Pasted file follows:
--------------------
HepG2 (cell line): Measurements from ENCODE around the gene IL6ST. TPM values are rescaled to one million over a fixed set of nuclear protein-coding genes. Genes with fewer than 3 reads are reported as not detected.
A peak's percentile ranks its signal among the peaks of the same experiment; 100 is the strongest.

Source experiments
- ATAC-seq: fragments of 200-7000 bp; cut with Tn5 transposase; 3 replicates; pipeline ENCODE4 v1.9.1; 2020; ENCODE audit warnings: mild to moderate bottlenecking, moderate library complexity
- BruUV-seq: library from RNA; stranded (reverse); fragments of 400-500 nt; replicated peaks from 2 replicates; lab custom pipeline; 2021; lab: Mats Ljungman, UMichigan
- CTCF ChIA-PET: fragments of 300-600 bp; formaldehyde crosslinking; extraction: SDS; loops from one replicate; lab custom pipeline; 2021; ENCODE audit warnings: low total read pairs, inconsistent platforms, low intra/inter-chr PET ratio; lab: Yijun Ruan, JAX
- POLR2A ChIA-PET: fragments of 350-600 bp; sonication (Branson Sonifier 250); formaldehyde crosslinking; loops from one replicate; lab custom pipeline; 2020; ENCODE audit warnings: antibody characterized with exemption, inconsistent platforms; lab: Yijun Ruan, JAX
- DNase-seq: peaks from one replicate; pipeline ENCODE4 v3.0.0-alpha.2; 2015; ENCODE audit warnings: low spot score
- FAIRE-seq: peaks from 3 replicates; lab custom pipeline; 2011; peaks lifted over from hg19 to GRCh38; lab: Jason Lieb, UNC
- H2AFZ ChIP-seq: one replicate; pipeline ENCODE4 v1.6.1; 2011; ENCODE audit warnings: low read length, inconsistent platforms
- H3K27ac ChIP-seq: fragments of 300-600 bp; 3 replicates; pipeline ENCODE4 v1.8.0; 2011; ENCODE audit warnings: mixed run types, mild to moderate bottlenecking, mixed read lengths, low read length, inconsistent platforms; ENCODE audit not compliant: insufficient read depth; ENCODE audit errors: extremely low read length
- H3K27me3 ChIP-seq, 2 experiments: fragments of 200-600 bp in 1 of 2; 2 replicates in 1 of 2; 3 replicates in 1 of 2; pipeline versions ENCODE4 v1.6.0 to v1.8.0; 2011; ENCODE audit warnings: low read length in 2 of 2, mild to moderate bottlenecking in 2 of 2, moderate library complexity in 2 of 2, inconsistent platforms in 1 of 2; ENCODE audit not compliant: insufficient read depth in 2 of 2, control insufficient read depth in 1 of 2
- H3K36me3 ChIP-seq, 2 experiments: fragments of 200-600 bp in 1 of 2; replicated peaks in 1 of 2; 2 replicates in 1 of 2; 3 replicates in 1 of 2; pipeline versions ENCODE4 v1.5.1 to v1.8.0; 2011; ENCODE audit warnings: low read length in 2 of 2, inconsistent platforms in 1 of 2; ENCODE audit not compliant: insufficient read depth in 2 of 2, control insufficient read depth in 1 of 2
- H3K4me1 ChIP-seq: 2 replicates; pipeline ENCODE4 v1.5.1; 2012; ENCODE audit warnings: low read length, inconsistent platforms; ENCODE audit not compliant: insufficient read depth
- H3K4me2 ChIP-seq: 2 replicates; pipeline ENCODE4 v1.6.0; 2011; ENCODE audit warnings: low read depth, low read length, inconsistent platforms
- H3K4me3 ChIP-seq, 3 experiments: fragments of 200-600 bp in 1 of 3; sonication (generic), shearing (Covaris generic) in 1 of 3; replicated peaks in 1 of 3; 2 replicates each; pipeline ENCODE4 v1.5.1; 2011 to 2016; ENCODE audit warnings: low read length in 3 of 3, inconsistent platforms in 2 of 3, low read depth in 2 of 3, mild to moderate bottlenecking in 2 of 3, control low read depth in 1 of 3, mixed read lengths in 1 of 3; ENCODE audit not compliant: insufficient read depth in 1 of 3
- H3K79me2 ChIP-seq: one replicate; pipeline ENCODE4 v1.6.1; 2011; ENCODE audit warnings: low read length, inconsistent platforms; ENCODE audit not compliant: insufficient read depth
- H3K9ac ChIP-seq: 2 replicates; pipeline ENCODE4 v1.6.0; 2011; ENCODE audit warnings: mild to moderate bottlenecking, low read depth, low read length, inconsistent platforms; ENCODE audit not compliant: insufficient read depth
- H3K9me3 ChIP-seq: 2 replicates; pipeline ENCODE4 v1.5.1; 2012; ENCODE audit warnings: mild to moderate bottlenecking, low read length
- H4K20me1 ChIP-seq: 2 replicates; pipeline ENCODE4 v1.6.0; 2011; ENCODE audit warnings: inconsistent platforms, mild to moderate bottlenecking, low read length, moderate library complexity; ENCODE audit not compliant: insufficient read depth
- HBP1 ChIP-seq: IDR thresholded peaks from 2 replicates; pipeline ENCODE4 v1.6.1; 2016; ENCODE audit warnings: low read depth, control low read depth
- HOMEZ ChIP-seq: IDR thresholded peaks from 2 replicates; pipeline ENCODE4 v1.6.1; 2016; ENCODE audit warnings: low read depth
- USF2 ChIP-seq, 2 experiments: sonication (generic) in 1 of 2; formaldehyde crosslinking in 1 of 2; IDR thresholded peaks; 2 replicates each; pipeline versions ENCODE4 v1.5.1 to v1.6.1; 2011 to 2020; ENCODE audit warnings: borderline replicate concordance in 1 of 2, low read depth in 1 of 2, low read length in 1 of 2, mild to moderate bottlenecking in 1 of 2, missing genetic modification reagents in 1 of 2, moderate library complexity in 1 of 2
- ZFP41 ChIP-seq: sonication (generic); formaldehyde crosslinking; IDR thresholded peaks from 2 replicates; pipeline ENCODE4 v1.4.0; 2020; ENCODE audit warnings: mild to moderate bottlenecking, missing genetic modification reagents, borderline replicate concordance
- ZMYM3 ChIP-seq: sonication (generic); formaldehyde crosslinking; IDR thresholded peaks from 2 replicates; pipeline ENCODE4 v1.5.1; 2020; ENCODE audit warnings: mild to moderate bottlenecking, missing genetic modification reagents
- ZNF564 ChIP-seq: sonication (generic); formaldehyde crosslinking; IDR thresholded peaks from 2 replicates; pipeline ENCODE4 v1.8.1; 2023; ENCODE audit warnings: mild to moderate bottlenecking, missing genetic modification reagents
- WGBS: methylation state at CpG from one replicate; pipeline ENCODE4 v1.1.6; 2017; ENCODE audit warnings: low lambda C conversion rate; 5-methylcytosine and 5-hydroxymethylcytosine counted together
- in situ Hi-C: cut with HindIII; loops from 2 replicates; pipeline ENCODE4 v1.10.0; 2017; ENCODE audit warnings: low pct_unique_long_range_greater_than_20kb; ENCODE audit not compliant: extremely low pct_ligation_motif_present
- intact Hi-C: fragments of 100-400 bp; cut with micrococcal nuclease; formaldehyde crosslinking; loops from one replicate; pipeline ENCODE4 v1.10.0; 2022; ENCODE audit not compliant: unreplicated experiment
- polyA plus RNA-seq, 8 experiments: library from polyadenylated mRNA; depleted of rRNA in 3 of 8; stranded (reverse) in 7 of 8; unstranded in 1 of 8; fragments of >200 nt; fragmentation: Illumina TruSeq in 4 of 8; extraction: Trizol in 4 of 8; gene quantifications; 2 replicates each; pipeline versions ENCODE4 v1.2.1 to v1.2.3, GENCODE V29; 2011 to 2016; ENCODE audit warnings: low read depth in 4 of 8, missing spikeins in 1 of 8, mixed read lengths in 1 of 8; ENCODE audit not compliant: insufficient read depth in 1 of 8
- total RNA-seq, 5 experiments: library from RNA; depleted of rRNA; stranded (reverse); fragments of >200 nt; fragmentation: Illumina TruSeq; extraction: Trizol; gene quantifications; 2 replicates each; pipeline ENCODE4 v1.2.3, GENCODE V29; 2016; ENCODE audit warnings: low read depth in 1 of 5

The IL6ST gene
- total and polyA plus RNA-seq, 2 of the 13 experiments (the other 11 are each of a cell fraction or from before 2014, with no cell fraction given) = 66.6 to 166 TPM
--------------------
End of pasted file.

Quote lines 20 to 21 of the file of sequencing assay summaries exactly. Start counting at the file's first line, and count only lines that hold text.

- H4K20me1 ChIP-seq: 2 replicates; pipeline ENCODE4 v1.6.0; 2011; ENCODE audit warnings: inconsistent platforms, mild to moderate bottlenecking, low read length, moderate library complexity; ENCODE audit not compliant: insufficient read depth
- HBP1 ChIP-seq: IDR thresholded peaks from 2 replicates; pipeline ENCODE4 v1.6.1; 2016; ENCODE audit warnings: low read depth, control low read depth